Are Escrow Accounts Required?
Most home loans have escrow requirements. This means that your monthly payment will be higher, but it is worth it because it spreads the cost of your taxes and insurance out over time.
Another advantage of using a property management company is that they can help you stay on top of your payment deadlines. This can be helpful because it eliminates some of the hassles that come with homeownership. Additionally, you don’t have to worry about keeping track of those deadlines yourself.
If you’re shopping for a home loan, compare the rates from multiple lenders before choosing one.
Frequently Asked Questions
How often do escrow payments change?
Escrow holders periodically analyze the projected costs for the next 12 months. This means that your monthly escrow payment may go up or down multiple times during the loan’s repayment period.
What if I’m overpaying on my escrow account?
If you’re overpaying, you might get a partial refund. However, it’s important to note that most lenders require two months of escrow payments when you close. So, even if you have a surplus in your account, you’ll still need to pay this amount at closing.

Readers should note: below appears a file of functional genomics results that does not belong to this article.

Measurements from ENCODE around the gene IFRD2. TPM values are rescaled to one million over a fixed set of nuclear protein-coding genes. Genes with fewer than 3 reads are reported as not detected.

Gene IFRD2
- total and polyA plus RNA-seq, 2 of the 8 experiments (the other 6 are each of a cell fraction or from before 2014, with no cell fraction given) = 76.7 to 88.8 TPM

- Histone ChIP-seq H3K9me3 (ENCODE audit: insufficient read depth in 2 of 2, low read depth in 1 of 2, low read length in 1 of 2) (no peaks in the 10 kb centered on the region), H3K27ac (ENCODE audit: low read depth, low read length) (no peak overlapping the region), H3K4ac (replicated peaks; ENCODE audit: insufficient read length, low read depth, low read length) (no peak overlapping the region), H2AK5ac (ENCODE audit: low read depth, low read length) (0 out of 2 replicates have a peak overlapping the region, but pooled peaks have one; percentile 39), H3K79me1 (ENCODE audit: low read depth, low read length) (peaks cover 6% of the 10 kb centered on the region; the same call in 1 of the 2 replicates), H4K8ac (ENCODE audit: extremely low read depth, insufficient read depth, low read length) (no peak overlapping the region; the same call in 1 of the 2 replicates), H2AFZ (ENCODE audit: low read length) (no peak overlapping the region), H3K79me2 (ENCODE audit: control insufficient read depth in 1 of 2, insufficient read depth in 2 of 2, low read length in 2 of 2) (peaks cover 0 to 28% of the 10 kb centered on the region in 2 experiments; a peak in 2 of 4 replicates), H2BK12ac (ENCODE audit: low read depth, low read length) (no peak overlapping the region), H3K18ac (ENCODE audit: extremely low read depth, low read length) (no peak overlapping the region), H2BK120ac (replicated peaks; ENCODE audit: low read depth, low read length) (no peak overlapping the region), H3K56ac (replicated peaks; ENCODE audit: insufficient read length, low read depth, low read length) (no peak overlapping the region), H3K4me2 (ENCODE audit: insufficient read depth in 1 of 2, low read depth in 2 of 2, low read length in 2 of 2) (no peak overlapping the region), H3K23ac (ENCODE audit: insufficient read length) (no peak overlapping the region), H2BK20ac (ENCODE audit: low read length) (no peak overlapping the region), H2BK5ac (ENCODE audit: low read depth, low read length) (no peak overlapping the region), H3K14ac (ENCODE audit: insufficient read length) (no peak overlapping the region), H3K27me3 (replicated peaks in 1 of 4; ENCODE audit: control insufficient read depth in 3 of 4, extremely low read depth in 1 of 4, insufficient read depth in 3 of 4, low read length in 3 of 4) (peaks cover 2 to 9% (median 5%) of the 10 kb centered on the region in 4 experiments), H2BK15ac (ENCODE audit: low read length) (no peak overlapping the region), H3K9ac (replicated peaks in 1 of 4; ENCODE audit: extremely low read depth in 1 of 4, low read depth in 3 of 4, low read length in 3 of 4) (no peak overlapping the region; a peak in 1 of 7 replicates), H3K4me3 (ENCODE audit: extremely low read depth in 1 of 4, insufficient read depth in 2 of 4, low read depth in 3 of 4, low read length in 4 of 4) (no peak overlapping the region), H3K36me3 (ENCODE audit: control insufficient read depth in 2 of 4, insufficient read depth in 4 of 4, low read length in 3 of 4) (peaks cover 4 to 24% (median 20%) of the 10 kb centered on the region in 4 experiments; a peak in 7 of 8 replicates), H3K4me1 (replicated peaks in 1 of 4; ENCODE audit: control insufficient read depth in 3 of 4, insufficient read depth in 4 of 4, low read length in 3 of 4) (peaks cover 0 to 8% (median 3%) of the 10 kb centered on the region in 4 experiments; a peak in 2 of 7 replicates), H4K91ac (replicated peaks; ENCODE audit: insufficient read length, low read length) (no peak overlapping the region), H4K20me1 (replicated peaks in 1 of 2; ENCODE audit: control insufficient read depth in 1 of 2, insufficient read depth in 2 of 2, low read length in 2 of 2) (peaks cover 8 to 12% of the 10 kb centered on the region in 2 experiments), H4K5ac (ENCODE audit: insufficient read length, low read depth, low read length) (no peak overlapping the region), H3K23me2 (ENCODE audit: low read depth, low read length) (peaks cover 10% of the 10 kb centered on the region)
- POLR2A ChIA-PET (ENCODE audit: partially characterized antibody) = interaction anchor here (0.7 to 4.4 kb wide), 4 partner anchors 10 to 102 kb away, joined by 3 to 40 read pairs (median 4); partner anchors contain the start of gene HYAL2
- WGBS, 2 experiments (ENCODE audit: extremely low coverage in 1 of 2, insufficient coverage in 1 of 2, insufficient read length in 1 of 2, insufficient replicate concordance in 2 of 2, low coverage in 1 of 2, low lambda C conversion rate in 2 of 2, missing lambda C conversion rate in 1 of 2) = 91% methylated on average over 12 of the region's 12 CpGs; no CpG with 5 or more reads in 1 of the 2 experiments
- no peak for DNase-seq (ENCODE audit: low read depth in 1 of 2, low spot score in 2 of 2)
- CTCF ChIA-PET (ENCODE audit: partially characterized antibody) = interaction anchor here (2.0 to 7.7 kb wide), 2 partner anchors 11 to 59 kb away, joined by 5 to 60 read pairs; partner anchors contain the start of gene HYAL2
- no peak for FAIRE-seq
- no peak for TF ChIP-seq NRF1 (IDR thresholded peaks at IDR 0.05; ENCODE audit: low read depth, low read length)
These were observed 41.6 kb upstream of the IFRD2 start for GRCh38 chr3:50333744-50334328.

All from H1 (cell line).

Can I stop paying escrow once I’ve hit 20% equity in my house?
Yes, if you have private mortgage insurance premiums, you can ask to stop paying them once you reach 20% equity in your home. However, most mortgage lenders require that you pay for escrow for the life of your loan.
How do I know if I qualify to cancel my escrow account?
To find out if you qualify, contact your servicer. Generally speaking, you need to have a mortgage that is at least a year old before you can cancel your escrow account. Additionally, you must be comfortable paying your own insurance and taxes. Canceling your escrow account can lower your monthly mortgage payment.
What happens if I don’t have enough money in my escrow account to cover my property taxes or insurance premiums?
If you don’t have enough money in your escrow account to cover your property taxes or insurance premiums, you will be responsible for paying the difference. This can put you at risk of defaulting on your loan, so it’s important to stay on top of your escrow balance. You can make additional escrow payments throughout the year to help keep your account balance healthy.
Escrow is a vital part of the home buying and selling process. It protects all parties involved in the transaction by ensuring that all documents are signed, funds are delivered, and titles are transferred properly. If you’re ready to buy or sell a home, reach out to us to start the ball rolling. We’ll take care of everything for you so that your escrow experience is as smooth as possible.